In late August, an Oklahoma Judge ordered Johnson and Johnson to pay $572 million for its part in the devastating opioid crisis. TIME Magazine called this lawsuit a “historic ruling,” because it’s the first time an opioid manufacturer was deemed responsible for the epidemic in a court of law.
Along with Oklahoma, many states and cities are pursuing lawsuits against the company, including the state of Ohio. Ohio has been particularly devastated by the effects of the epidemic.
Dave Yost, Republican Attorney General of Ohio, recently asked a federal appeals court to postpone the lawsuit brought by Cuyahoga and Summit counties. That has been criticized by the counties and Ohio Republican Governor Mike DeWine. The trial, set in October, is the last chance for the state to gain control over Yost’s actions.
Yost claims to have precedent on his side, citing the risk of these individual suits having damaging effects for the rest of the state if they are shot down in court.
Those Ohio counties know the risk that they are taking. But they know what is better for locals than the state.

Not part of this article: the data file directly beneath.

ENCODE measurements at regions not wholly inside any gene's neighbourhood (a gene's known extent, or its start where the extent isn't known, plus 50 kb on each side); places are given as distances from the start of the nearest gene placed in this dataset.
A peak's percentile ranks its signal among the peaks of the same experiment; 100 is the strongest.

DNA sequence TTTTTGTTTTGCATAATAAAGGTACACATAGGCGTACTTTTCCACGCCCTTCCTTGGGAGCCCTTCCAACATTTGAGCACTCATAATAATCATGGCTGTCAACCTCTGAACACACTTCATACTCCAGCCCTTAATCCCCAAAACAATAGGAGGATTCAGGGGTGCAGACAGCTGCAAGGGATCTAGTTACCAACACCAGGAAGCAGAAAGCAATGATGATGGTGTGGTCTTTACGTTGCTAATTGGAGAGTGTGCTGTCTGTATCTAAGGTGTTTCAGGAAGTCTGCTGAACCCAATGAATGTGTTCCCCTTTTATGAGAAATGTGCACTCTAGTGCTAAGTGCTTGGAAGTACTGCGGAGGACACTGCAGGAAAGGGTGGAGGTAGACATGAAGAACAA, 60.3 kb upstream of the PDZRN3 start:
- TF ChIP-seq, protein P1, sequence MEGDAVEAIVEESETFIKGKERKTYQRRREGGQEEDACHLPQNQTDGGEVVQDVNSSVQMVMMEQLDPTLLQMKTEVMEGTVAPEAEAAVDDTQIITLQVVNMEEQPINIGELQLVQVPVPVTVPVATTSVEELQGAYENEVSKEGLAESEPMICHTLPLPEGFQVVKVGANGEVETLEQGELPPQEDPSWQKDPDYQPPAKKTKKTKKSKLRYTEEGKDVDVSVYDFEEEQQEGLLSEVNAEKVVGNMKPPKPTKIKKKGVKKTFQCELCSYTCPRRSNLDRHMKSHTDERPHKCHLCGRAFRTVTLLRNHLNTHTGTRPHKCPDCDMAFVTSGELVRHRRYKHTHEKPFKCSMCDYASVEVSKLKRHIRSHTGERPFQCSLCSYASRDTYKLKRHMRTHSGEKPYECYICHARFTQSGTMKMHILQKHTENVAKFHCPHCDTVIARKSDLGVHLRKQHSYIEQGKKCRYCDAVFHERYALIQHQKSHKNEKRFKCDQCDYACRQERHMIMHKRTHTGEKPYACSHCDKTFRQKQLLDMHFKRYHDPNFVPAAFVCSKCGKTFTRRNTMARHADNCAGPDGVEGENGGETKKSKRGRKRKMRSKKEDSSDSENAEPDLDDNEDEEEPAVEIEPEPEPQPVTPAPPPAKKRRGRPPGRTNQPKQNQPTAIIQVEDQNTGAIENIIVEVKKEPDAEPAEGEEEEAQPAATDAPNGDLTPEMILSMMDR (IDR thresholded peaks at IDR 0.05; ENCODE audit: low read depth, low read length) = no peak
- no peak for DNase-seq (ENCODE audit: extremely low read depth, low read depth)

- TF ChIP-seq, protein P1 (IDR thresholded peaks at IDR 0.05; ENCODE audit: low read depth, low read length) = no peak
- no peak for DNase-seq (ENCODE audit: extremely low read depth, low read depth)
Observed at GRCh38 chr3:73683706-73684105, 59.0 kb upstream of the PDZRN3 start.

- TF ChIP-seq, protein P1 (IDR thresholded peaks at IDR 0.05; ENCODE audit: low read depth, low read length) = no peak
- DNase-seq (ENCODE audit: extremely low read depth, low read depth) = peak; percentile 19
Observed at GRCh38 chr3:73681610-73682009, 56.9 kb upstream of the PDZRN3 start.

Peter Meyers, a professor emeritus of law at George Washington University said the Ohio lawsuit is similar to Big Tobacco lawsuits of the 1990s. Those lawsuits ended with the five largest tobacco companies paying $9 billion to state governments every year.
State governments bringing the suit instead of counties means there is a chance none of the money will go to those affected, as with the tobacco cases. Only a fraction of the payout from those cases is appropriated for tobacco prevention causes.
Although there are some risks associated with cities bringing their own suits, Yost should let them, because there is no guarantee the state will use the money, if any is won, to help those affected by the opioid epidemic.
Kristin Tate is a senior studying political science pre-law and sociology-criminology at Ohio University. Please note that the views and opinions of the columnists do not reflect those ofThe Post. Want to talk to Kristin? Tweet her @knt_twenty16.
A previous version of this article incorrectly stated the tagline for Johnson and Johnson. The article has been updated to reflect the most accurate information.